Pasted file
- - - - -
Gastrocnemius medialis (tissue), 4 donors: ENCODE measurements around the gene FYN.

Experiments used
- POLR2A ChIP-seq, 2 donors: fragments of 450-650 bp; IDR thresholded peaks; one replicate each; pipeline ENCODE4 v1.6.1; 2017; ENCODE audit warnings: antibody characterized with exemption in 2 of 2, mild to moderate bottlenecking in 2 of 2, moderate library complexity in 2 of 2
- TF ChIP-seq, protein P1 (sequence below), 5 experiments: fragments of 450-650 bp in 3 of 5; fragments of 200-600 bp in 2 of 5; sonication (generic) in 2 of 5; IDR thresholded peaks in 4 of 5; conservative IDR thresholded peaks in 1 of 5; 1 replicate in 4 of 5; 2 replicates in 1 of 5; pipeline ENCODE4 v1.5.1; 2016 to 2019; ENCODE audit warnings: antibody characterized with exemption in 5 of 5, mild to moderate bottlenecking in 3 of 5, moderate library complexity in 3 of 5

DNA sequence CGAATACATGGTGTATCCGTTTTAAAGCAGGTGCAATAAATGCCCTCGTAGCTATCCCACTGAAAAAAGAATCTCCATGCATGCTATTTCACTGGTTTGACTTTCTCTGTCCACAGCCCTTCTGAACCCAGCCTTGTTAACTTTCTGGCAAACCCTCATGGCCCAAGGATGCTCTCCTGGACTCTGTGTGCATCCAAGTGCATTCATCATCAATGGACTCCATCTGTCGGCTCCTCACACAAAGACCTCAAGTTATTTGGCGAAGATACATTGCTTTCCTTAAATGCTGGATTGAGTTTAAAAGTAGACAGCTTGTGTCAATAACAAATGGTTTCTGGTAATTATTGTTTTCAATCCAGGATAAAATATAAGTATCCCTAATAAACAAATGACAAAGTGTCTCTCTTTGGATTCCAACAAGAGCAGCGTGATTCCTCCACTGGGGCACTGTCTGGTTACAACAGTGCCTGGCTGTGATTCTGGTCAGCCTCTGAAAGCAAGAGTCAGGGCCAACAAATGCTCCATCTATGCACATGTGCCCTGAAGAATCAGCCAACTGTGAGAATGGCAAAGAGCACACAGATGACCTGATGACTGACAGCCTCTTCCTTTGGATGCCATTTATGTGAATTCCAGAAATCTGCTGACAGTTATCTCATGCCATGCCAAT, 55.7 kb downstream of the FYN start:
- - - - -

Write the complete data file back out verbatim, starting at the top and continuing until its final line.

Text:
Gastrocnemius medialis (tissue), 4 donors: ENCODE measurements around the gene FYN.

Experiments used
- POLR2A ChIP-seq, 2 donors: fragments of 450-650 bp; IDR thresholded peaks; one replicate each; pipeline ENCODE4 v1.6.1; 2017; ENCODE audit warnings: antibody characterized with exemption in 2 of 2, mild to moderate bottlenecking in 2 of 2, moderate library complexity in 2 of 2
- TF ChIP-seq, protein P1 (sequence below), 5 experiments: fragments of 450-650 bp in 3 of 5; fragments of 200-600 bp in 2 of 5; sonication (generic) in 2 of 5; IDR thresholded peaks in 4 of 5; conservative IDR thresholded peaks in 1 of 5; 1 replicate in 4 of 5; 2 replicates in 1 of 5; pipeline ENCODE4 v1.5.1; 2016 to 2019; ENCODE audit warnings: antibody characterized with exemption in 5 of 5, mild to moderate bottlenecking in 3 of 5, moderate library complexity in 3 of 5

DNA sequence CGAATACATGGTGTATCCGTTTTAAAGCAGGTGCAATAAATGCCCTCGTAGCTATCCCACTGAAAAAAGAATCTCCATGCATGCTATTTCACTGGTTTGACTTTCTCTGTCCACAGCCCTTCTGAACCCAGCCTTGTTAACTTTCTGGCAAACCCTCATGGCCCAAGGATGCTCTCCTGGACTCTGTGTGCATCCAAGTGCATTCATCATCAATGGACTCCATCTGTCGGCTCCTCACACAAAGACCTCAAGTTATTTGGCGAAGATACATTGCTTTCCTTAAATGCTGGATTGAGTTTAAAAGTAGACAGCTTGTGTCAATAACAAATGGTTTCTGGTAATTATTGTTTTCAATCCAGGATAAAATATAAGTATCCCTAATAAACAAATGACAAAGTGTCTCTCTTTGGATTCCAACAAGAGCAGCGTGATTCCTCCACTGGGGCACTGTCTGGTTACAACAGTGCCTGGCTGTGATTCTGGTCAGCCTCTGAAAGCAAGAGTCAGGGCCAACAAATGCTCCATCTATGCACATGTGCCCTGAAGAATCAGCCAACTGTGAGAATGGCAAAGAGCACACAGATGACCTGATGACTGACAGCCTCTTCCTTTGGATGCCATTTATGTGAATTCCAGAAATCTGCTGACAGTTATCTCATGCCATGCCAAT, 55.7 kb downstream of the FYN start: